The idea of SLIPT has been demonstrated in indoor IoT applications, powering of IoUT devices and UAVs [116,117]. Recently, J. Fakidis et al. [118] experimentally demonstrated SLIPT for 1 Gbps GaAs VCSEL and a photovoltaic link which is envisaged to be the paradigm for next generation backhaul connectivity. If this strategy is properly optimized, it can provide significant gains in spectral efficiency, power transfer, interference management, energy consumption and time delay. This strategy also generates a remarkable trade-off between rate and harvested energy. SLIPT is also referred to as a promising technological paradigm to unlock UAV-enabled fifth-generation (5G) and beyond backhaul communications. In [117], the authors proposed airborne radio access networks (A-RANs), which is a promising technology due to its capabilities of cost-efficient, fast and on-demand improvement of the current telecommunication infrastructure. The major issues in such networks are reliable links with ground users and energy sustainability of the aerial platforms (APs), such as UAVs, as shown in Figure 16. In this study, the authors proposed a novel approach of using SLIPS and a hybrid FSO/RF relaying protocol. The ground base station (GBS) transmits both power and information to the UAV based on the SLIPT idea, while the UAV connects with the ground users through air to ground (A2G) orthogonal RF channels. In another study [119], the authors studied a UAV-assisted multicasting system using SLIPT technology. In this proposed system, the UAV used the power splitting method to harvest wireless power and decode backhaul information over the FSO link simultaneously. In [120], the authors proposed a novel mechanism to realize energy harvesting using pulse amplitude modulation (PAM). Because SLIPT solutions revolve around time splitting (TS) and average power (AP), the authors compared this mechanism with SLIPT-TS and SLIPT-TS-AP. The presented work shows that optimization can be achieved in a simple way, which can meet the EH design requirements of the UAVs.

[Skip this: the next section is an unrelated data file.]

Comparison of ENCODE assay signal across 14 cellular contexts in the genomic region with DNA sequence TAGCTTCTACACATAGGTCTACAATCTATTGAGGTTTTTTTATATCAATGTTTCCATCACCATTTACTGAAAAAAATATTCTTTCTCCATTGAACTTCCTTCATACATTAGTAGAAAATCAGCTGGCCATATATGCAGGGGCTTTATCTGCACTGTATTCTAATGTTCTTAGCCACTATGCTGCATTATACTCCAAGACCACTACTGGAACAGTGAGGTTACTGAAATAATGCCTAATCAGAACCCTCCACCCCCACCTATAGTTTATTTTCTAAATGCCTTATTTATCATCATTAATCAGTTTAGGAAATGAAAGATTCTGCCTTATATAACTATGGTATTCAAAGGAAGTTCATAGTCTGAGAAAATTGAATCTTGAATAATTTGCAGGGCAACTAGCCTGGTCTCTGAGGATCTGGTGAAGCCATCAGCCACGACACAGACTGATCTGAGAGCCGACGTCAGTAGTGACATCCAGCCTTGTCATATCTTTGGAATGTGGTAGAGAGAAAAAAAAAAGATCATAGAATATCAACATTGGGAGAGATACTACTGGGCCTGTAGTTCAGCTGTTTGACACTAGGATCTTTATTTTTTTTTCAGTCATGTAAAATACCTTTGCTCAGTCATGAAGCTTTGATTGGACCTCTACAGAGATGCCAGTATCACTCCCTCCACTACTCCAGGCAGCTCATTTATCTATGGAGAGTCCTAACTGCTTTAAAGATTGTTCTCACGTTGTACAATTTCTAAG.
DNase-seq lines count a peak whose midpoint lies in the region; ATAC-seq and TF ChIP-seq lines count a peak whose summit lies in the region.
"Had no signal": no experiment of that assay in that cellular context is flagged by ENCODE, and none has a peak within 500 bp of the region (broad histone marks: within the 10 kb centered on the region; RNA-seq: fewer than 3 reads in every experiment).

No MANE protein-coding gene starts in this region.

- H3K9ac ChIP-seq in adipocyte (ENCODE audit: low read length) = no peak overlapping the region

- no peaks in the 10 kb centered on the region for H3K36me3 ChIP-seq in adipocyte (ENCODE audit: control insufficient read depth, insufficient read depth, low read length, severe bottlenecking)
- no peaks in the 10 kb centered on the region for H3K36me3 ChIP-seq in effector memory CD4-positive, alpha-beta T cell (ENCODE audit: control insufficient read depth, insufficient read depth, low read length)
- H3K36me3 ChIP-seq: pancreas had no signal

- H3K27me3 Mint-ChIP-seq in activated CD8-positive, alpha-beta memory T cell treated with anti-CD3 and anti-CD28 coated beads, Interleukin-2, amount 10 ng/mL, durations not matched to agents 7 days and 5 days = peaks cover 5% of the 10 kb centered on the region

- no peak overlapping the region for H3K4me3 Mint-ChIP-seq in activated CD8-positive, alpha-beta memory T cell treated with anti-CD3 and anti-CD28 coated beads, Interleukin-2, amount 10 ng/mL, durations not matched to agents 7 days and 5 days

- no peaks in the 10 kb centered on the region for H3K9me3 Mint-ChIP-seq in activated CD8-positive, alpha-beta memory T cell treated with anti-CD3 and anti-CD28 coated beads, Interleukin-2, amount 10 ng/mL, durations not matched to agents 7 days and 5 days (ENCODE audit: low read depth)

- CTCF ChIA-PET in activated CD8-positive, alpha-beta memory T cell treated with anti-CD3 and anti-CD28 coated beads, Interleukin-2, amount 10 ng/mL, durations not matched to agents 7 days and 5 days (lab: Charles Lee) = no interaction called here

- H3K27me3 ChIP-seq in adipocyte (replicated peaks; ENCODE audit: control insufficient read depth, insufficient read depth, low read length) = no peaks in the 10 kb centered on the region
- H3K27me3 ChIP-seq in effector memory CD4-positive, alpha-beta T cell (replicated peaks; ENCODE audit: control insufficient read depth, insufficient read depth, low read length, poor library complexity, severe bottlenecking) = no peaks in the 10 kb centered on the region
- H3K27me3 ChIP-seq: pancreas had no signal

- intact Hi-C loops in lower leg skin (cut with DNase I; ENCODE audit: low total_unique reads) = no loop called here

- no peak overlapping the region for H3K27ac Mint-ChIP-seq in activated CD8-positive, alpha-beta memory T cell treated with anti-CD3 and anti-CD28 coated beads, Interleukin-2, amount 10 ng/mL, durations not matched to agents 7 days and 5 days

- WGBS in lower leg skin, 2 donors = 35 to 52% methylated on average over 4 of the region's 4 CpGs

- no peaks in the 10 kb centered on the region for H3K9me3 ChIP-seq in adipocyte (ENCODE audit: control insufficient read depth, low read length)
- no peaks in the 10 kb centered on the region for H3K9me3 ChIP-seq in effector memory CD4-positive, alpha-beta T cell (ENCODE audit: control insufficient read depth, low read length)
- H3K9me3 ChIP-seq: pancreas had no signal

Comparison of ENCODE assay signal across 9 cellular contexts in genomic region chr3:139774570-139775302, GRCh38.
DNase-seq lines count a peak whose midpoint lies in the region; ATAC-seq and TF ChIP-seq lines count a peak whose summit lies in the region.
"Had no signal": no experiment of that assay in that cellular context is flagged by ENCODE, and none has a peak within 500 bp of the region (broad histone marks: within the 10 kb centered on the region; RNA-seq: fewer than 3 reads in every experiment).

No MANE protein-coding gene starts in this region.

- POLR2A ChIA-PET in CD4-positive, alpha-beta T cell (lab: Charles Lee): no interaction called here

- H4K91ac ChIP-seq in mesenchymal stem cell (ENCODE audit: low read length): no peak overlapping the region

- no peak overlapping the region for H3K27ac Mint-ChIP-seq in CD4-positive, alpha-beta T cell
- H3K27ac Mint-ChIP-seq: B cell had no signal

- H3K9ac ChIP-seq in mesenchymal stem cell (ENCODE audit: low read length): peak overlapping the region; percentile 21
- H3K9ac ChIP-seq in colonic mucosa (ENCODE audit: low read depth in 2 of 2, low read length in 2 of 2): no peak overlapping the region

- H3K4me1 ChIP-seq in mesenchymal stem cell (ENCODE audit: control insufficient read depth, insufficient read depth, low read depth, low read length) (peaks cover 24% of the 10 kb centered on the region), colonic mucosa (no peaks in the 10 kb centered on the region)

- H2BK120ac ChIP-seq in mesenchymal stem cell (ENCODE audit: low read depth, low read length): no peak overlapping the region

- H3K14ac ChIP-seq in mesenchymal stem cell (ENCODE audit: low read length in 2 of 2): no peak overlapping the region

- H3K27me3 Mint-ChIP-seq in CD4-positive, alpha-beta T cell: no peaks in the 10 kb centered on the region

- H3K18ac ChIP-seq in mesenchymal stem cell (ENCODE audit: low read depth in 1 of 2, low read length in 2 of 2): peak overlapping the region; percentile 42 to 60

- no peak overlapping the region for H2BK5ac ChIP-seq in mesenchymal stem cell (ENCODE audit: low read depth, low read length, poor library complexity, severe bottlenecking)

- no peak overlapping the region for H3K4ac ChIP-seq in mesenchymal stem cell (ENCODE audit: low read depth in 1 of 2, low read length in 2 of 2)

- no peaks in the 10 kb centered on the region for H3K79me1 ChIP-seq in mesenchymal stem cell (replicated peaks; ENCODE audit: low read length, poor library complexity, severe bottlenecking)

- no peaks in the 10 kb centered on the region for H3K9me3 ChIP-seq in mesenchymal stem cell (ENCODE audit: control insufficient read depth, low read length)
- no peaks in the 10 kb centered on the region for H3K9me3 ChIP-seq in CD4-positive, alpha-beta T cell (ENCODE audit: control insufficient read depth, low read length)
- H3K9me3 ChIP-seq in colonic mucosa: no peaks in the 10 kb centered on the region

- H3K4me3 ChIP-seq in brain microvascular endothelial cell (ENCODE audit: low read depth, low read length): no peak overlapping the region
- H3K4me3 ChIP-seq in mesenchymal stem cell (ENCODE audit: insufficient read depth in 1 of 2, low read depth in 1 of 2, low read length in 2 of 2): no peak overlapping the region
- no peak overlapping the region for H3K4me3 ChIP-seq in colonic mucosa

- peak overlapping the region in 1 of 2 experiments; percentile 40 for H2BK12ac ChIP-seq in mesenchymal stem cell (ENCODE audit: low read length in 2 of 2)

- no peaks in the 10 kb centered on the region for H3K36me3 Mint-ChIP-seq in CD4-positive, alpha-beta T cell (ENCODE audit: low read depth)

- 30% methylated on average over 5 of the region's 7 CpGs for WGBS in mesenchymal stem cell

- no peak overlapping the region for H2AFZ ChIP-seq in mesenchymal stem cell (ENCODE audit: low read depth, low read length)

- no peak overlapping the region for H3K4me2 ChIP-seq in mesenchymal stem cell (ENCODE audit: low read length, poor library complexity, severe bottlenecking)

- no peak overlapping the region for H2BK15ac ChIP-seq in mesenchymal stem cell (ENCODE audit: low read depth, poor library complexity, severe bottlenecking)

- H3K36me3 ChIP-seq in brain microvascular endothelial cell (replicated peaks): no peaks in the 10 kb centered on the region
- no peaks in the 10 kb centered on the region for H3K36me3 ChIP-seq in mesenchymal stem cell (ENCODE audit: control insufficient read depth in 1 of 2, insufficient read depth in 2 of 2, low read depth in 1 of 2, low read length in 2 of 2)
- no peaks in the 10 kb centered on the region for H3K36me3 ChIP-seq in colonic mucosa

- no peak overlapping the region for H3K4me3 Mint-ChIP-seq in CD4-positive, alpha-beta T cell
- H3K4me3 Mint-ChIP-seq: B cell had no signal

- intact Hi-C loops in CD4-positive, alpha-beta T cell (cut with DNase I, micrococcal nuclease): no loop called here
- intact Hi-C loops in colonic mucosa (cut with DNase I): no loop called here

In Table 5 different charging techniques for UAVs are shown.

8. Potential Challenges in UAV Charging Techniques

Although UAV charging techniques can enhance flight time, and mission duration, there several challenges which could hamper their deployment in the future. In this section, we have shed some light on these challenges.

8.1. Efficiency Improvement Issue

The efficiency of laser power transfer is a challenging issue. With the growing developments in LPT, its applications are increasing. The overall efficiency is not sufficient for commercial developments. The research community is working on efficiency improvement for commercial applications. Mainly researchers are focusing on enhancing PV cell efficiency. Meanwhile, researchers have also shown limited interest in optimizing lasers for power beaming.

8.2. Safety Concerns

Nowadays, laser technology has emerged from hospitals, and it is available in private enterprises and offices. It is crucially important to establish a laser safe environment. Improper use of laser devices is potentially dangerous. It can cause irreversible injury to the eyes and skin. The biological damage caused by lasers is due to photochemical, acoustical and thermal processes. There is a need to develop stringent safety mechanisms such as scanning LIDAR. Moreover, most efficient lasers operate near IR wavelengths which are in the retinal hazard region. Thus, precautionary measures should be taken to eliminate retinal hazards. Longer wavelengths beyond this region can be an alternative solution. However, this has high cost and low efficiencies. Another major hazard is complacency which it is imperative to consider when designing laser safety perspectives. It involves effective hazard analysis, proper control measures and knowledge of laser standards. It is still unclear that laser-aided UAVs in crowded areas are safe. It can pose environmental challenges and risks for other flying species.

8.3. Laser Beam Control Measures

Direct beam exposure can be minimized through proper safety constraints of the laser-aided UAV system. The appearance of any object into the field of view of the laser is critical. Significant time is needed before any object comes into the proximity of the beam path. In such scenarios, proper engineering controls, which can terminate or attenuate the laser beam, are required. Beam control is also essential as the receiver is prone to reflecting some of the incident laser energy. The receiver component includes a gimbal sensing system which can mitigate the reflected energy by redirecting it into an area of safe dissipation. End-to-end and mobile LPT applications should be developed to avoid reflection and redirect this energy into an absorber target to reduce any hazard.

8.4. Optical Communication Problem